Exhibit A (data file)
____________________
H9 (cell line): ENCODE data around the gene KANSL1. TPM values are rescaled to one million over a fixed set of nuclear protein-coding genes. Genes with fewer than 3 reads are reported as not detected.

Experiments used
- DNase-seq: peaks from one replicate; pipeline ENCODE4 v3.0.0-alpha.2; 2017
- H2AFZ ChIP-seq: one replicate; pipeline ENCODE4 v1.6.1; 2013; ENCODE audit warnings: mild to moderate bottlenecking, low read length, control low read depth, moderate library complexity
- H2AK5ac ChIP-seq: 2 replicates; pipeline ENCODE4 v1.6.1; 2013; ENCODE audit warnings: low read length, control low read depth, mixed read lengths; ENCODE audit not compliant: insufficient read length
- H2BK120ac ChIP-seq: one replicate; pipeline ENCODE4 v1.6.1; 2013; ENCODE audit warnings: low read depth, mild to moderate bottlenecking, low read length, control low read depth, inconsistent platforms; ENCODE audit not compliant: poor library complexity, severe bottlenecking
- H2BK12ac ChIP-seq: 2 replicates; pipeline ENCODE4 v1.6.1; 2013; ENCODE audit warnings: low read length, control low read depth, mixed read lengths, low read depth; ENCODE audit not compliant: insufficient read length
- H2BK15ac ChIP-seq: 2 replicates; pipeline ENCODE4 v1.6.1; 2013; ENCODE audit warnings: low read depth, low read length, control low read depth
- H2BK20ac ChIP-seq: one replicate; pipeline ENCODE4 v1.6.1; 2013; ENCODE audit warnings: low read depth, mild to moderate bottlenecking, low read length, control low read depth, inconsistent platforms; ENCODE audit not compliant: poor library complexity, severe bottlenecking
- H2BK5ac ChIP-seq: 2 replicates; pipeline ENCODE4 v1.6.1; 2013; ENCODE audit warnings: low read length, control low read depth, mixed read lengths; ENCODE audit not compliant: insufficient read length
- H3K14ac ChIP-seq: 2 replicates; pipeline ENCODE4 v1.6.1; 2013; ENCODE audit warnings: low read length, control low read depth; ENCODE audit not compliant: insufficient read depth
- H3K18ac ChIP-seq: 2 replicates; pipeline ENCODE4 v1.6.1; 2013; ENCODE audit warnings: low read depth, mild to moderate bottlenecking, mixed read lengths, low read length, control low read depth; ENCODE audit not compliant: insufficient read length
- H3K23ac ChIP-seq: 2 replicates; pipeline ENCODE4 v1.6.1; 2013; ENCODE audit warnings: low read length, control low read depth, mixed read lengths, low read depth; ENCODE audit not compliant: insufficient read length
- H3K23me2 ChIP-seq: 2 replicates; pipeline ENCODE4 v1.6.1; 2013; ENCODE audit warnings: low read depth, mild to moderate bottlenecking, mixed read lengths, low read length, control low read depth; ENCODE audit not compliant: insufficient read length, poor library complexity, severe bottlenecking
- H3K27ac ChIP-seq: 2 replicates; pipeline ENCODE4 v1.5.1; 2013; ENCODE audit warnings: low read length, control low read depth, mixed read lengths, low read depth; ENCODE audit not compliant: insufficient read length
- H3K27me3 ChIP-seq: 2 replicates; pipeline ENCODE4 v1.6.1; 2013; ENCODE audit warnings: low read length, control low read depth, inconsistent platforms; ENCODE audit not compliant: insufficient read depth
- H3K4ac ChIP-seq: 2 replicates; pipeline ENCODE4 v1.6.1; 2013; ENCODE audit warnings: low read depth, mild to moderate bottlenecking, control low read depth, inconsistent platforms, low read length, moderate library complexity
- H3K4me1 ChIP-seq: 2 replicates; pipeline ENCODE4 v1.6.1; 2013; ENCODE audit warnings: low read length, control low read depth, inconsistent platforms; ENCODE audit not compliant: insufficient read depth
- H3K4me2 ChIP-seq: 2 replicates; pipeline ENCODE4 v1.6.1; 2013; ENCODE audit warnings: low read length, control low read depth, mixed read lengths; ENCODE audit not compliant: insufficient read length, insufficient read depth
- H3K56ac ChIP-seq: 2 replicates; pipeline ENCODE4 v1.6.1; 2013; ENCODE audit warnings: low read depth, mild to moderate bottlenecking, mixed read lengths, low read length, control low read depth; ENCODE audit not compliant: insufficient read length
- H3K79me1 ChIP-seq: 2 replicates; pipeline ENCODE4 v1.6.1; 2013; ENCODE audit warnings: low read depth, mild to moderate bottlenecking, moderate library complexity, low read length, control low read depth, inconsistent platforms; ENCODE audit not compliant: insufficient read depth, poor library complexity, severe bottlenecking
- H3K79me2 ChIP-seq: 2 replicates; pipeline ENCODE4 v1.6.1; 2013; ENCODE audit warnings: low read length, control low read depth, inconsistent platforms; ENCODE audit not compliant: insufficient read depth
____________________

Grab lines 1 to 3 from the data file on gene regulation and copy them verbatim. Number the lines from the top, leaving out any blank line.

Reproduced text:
H9 (cell line): ENCODE data around the gene KANSL1. TPM values are rescaled to one million over a fixed set of nuclear protein-coding genes. Genes with fewer than 3 reads are reported as not detected.

Experiments used
- DNase-seq: peaks from one replicate; pipeline ENCODE4 v3.0.0-alpha.2; 2017